She rolled behind a rock just as the dragon crashed into the ground. Its Thu’um blasted the air like a hurricane, sending the snow into a whirling storm. Arian heard the crackling of spells and the roar of the dragon that drowned out Marcurio’s swears. Her breath came in short, quick gasps as she unsheathed her sword. This was it. This was her battle to the death, Divines help her.
She could not stand. Her chest tightened upon itself and she squeezed her eyes shut. She couldn’t do this. She might as well just curl up and pray for a fast death.
A blast of hot wind basted her face. Arian’s eyes snapped open and she found herself face-to-face with the dragon. Dumbstruck, she stared. Her brain shut down as the dragon reared back its mighty head. So this was how her life was going to end: a charred splatter on the ground. Her shoulders sagged and her head dropped. Let it be, then. She deserved it.
She heard the thundering flames and the searing heat but felt no pain. Arian lifted her head and saw a shimmering blue wall before her, holding back the flames. From behind, Marcurio’s face was creased in concentration, his hands glowing like stars as he struggled to keep the ward together.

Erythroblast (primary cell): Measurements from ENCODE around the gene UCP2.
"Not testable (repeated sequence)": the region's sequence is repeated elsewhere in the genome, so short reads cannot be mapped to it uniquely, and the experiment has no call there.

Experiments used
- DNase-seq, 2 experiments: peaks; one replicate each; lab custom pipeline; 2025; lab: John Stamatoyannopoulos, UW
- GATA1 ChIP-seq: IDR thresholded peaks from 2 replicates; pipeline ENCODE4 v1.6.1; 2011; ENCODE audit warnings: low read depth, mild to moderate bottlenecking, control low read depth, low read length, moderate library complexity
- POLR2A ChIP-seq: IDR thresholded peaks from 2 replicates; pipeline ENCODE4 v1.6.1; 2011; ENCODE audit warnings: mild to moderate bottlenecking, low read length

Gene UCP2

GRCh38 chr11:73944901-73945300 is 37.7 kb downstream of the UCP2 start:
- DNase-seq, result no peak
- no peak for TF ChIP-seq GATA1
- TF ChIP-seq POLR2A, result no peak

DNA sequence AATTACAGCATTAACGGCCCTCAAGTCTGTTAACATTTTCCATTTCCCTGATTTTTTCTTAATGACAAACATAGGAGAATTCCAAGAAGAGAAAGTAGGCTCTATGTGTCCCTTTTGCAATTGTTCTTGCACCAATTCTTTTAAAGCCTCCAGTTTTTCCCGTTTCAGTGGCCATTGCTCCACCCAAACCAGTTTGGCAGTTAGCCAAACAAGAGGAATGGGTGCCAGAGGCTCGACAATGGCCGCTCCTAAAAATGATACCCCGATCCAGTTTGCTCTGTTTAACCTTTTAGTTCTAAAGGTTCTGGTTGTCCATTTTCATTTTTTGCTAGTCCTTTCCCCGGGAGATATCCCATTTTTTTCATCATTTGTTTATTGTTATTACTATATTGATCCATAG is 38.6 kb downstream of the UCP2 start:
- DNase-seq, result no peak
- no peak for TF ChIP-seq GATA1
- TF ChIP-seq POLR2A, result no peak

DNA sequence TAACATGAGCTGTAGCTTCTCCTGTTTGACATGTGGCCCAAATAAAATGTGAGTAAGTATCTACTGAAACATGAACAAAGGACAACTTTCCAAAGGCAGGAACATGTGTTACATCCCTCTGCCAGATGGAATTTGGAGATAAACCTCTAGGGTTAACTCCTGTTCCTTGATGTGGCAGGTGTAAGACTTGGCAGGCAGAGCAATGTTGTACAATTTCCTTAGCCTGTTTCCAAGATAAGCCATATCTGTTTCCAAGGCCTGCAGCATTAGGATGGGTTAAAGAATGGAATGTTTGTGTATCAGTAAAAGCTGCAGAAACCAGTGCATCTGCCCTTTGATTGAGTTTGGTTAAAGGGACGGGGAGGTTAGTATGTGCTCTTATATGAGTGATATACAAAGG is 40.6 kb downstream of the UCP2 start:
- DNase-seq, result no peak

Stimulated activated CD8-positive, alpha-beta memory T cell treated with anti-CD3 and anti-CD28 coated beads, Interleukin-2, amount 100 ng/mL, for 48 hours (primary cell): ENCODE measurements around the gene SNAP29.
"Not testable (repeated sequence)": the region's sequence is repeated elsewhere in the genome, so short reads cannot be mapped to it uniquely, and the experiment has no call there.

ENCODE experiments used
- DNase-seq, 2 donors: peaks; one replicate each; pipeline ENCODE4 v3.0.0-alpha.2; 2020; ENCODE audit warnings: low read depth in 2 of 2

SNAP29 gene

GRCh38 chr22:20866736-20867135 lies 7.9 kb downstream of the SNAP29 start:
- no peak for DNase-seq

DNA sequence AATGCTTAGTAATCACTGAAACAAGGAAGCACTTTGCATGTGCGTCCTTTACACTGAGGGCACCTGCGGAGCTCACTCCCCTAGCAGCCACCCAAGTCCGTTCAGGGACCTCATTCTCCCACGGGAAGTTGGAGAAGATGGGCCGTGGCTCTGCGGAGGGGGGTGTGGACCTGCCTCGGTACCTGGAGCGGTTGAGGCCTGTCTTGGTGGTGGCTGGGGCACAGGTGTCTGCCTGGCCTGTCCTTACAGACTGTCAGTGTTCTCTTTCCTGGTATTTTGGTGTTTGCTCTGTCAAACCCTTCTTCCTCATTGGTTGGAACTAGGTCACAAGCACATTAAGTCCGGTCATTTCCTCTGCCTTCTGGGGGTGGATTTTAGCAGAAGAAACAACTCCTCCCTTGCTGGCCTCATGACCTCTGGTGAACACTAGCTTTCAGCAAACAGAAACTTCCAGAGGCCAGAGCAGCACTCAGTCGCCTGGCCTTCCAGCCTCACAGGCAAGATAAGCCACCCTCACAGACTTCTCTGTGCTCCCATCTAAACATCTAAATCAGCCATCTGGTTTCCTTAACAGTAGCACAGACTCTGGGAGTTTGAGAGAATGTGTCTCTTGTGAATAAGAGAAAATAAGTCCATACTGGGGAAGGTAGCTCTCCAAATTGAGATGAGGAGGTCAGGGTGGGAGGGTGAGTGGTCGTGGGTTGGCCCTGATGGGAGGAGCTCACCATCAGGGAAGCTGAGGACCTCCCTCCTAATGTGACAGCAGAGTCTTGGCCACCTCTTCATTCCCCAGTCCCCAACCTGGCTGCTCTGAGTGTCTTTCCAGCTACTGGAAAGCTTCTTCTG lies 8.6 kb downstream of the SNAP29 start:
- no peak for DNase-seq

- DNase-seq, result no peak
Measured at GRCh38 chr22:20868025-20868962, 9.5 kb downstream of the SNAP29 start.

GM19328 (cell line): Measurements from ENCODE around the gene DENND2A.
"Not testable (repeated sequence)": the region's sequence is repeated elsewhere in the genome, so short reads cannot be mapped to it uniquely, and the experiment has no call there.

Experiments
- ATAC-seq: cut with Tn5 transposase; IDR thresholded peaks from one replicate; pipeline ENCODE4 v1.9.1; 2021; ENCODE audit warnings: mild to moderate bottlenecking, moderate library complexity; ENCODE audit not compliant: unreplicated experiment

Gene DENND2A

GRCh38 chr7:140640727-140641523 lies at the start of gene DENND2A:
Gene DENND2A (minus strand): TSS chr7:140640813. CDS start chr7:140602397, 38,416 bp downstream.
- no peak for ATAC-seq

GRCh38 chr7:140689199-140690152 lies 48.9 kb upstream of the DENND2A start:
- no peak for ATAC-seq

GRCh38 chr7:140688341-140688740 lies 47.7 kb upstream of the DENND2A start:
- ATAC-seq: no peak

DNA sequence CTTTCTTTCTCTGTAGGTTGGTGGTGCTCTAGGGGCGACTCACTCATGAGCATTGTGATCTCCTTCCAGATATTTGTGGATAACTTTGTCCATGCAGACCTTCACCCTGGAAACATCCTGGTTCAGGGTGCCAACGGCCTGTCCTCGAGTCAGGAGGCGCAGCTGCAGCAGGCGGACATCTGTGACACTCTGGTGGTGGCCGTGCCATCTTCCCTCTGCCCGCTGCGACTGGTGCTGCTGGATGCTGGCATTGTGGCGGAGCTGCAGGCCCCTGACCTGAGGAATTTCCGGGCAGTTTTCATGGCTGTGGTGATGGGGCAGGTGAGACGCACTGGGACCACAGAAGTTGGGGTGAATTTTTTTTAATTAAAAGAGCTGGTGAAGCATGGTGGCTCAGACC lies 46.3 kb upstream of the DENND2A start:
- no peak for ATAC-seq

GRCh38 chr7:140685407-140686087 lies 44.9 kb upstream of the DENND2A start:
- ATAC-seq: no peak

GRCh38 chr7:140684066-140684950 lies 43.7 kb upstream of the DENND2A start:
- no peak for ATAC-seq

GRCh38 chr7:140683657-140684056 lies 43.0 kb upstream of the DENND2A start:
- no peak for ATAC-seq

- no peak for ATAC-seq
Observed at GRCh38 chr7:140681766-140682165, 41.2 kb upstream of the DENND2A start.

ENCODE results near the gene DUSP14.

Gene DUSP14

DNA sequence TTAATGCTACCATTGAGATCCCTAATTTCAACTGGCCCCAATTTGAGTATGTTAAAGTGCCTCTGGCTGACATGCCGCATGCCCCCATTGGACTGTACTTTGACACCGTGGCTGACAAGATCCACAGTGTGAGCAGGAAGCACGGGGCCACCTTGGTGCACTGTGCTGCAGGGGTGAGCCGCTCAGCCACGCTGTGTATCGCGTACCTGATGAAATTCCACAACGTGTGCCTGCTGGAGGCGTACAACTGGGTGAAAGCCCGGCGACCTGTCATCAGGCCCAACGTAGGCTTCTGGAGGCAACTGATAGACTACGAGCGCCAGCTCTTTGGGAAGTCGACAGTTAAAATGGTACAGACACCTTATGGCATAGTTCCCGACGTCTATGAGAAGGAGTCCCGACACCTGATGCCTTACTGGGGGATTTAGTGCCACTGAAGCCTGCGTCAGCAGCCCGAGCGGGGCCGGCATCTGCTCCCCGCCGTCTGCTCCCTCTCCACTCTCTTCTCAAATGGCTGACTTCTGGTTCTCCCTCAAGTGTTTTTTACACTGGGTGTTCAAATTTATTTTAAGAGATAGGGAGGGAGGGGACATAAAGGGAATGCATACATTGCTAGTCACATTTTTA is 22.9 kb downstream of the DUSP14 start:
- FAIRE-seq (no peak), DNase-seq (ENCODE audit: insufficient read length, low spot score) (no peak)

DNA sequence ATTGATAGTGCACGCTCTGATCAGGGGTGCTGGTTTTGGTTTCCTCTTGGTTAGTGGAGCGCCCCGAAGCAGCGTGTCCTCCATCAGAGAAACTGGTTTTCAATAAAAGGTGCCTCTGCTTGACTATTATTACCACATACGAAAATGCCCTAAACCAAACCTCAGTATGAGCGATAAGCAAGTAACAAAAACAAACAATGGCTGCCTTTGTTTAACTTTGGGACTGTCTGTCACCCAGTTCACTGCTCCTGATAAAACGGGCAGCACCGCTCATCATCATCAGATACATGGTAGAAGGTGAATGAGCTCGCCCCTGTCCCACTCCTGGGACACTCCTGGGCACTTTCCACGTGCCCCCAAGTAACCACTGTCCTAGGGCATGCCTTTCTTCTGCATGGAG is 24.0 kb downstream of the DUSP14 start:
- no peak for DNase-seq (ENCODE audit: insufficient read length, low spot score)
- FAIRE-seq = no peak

“I hope you’re done gaping like an idiot,” he shouted, “because I can’t keep this up much longer! Ready yourself!”
The dragon snapped its jaws shut, cutting off the stream of fire. At the same time, Marcurio dropped his hands, dispelling the ward in a brilliant flash of light, leaving Arian standing before the beast, alone and defenceless.
Gazing into the fiery suns before her, Arian’s heart began to beat madly. I don’t want to die, she realized. I don’t want to die not this way no no no--
She raised her sword and Shouted. The force of the Thu’um nearly knocked the dragon over the edge, forcing it to claw for a solid footing. It snarled, smoke spilling from its maw, a deep rumbling filling the air as it readied to return her Shout. At that split moment, everything became clear. She could see the blood splashed across the bronze scales like streaks of paint, could make out every scar carved into its snout, could feel the warmth of the fire brewing in its throat. The birds overhead flew sluggishly, as if they were fish swimming upriver, and from the corner of her vision she could see Marcurio’s calloused fingers sparking with lightning and fire, sparks and embers thrown into the air like sparkling faerie dust. Everything was so vibrant and beautiful that she was amazed that it had taken her so long to realize it.
“Slay the dragon! Slay it!” Marcurio screamed.
As the dragon opened its jaws to reveal the swirling fire within, Arian was amazed at how slowly it moved. She could see now, truly see, as the flames leaped from its mouth like a graceful panther. She merely side-stepped and watched the fire dance past her, briefly caressing her face with heat. When the dragon turned its head toward her, she nimbly jumped, unbound by gravity, and landed upon its neck. Every fiber of her being shook with the echoes of its furious scream as she clung onto its spikes.
“I am the dragonborn,” Arian whispered to herself, and stabbed.